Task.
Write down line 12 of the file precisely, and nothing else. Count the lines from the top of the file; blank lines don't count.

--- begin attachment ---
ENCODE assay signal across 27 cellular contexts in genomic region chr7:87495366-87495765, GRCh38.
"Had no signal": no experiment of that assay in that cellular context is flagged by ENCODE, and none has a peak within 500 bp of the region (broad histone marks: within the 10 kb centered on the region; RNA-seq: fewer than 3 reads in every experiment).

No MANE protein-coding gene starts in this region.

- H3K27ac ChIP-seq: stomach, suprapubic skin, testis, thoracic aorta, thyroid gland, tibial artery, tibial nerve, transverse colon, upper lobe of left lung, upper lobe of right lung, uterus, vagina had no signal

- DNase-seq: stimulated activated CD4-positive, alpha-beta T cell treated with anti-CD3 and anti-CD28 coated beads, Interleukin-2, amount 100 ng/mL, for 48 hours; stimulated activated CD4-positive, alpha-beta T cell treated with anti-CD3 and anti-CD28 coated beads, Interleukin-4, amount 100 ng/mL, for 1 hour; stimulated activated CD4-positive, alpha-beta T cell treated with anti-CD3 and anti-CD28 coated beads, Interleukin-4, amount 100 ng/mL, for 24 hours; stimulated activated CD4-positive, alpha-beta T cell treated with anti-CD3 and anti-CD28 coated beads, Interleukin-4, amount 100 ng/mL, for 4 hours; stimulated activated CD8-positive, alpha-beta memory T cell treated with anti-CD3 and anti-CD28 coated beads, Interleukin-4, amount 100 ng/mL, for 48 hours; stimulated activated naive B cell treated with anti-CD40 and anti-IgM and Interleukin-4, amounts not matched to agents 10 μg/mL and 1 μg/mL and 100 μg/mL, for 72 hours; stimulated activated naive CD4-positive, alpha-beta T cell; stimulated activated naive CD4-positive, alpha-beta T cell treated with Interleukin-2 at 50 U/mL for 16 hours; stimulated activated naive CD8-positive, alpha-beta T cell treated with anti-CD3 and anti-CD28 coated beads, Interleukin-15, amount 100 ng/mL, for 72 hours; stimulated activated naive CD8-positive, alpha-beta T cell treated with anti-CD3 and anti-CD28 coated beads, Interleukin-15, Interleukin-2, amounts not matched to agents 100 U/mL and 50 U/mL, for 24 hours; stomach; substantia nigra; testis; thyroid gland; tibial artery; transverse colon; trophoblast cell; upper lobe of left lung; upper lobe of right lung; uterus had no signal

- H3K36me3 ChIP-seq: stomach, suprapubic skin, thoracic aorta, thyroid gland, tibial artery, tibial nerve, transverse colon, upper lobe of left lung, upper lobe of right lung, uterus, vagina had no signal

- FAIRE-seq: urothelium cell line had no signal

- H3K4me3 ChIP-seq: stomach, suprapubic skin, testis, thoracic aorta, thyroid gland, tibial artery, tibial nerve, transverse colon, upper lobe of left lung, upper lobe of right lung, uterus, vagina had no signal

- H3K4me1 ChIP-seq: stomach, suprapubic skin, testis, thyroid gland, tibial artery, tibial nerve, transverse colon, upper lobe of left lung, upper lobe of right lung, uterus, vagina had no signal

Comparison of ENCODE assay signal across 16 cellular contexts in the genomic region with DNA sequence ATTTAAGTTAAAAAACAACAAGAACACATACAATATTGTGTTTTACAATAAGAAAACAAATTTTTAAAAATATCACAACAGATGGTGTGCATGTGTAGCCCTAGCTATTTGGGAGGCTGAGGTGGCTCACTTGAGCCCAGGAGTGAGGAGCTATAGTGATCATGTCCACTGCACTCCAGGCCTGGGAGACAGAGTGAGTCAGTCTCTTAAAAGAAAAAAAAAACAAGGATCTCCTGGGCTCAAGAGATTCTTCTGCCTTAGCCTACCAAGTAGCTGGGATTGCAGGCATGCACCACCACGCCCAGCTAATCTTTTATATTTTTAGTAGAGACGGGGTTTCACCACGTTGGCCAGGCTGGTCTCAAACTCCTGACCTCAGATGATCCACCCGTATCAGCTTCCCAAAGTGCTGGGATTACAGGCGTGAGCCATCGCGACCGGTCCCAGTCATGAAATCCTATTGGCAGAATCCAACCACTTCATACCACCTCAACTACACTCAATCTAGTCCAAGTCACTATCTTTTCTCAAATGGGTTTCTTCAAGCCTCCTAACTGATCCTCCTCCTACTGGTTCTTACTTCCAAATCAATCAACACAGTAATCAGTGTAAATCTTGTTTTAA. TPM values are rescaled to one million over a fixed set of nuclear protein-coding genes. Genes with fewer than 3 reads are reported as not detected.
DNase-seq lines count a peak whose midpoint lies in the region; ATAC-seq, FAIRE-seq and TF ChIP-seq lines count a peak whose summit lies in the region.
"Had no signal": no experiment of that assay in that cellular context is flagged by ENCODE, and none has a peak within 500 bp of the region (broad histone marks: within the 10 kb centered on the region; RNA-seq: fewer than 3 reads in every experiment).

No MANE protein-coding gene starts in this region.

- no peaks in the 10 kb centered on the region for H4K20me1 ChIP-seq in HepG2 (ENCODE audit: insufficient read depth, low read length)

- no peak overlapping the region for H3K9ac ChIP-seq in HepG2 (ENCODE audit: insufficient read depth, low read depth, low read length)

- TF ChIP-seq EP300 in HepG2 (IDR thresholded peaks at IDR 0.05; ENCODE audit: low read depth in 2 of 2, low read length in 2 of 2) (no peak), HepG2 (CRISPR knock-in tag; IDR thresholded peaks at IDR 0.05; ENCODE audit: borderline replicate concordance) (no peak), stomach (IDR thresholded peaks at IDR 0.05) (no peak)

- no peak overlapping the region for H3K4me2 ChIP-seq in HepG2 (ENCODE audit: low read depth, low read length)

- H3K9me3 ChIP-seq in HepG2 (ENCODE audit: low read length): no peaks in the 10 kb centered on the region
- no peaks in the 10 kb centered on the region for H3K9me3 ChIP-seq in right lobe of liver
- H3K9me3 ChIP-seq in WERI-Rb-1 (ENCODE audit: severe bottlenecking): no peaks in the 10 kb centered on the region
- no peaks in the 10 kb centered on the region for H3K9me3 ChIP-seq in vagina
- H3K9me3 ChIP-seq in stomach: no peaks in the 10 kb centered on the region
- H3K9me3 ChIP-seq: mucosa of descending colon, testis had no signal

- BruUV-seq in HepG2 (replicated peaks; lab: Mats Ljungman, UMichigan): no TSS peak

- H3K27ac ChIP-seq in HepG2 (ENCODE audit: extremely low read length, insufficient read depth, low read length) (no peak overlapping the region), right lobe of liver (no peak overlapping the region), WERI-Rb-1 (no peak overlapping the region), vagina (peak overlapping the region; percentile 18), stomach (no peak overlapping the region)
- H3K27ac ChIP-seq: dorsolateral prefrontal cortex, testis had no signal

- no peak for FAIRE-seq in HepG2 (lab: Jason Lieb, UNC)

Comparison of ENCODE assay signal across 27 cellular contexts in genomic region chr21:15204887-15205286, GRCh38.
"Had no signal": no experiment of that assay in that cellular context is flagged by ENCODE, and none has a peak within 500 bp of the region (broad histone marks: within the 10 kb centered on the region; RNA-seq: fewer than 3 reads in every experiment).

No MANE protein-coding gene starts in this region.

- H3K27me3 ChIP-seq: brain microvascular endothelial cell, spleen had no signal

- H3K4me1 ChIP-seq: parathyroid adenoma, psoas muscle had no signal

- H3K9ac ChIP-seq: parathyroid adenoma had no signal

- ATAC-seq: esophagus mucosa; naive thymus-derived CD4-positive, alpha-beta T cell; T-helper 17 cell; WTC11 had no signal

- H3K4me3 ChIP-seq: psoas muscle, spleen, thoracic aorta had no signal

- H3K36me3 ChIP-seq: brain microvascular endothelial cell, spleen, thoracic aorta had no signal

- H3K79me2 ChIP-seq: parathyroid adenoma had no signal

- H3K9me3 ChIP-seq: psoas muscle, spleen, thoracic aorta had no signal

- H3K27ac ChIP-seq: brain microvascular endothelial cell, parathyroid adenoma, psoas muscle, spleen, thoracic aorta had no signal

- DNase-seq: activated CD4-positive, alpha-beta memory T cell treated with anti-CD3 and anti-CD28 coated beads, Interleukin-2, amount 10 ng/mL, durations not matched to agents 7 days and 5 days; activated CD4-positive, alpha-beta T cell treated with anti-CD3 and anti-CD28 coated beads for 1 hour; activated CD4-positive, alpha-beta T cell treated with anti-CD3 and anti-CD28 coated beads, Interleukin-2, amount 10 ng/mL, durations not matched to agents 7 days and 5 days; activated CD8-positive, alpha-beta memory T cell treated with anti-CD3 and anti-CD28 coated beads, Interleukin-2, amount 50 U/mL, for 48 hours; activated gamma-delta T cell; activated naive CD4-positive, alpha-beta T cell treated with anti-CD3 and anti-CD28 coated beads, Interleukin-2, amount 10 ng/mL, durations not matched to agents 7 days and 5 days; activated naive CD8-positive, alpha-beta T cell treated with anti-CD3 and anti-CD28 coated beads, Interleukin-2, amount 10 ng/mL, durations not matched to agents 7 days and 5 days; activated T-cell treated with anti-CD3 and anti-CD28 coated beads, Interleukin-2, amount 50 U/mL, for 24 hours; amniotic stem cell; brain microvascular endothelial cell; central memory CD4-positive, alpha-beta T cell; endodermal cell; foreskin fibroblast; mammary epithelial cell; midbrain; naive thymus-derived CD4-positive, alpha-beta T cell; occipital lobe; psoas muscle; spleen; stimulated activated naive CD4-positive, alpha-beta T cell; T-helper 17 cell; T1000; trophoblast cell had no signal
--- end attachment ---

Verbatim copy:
"Had no signal": no experiment of that assay in that cellular context is flagged by ENCODE, and none has a peak within 500 bp of the region (broad histone marks: within the 10 kb centered on the region; RNA-seq: fewer than 3 reads in every experiment).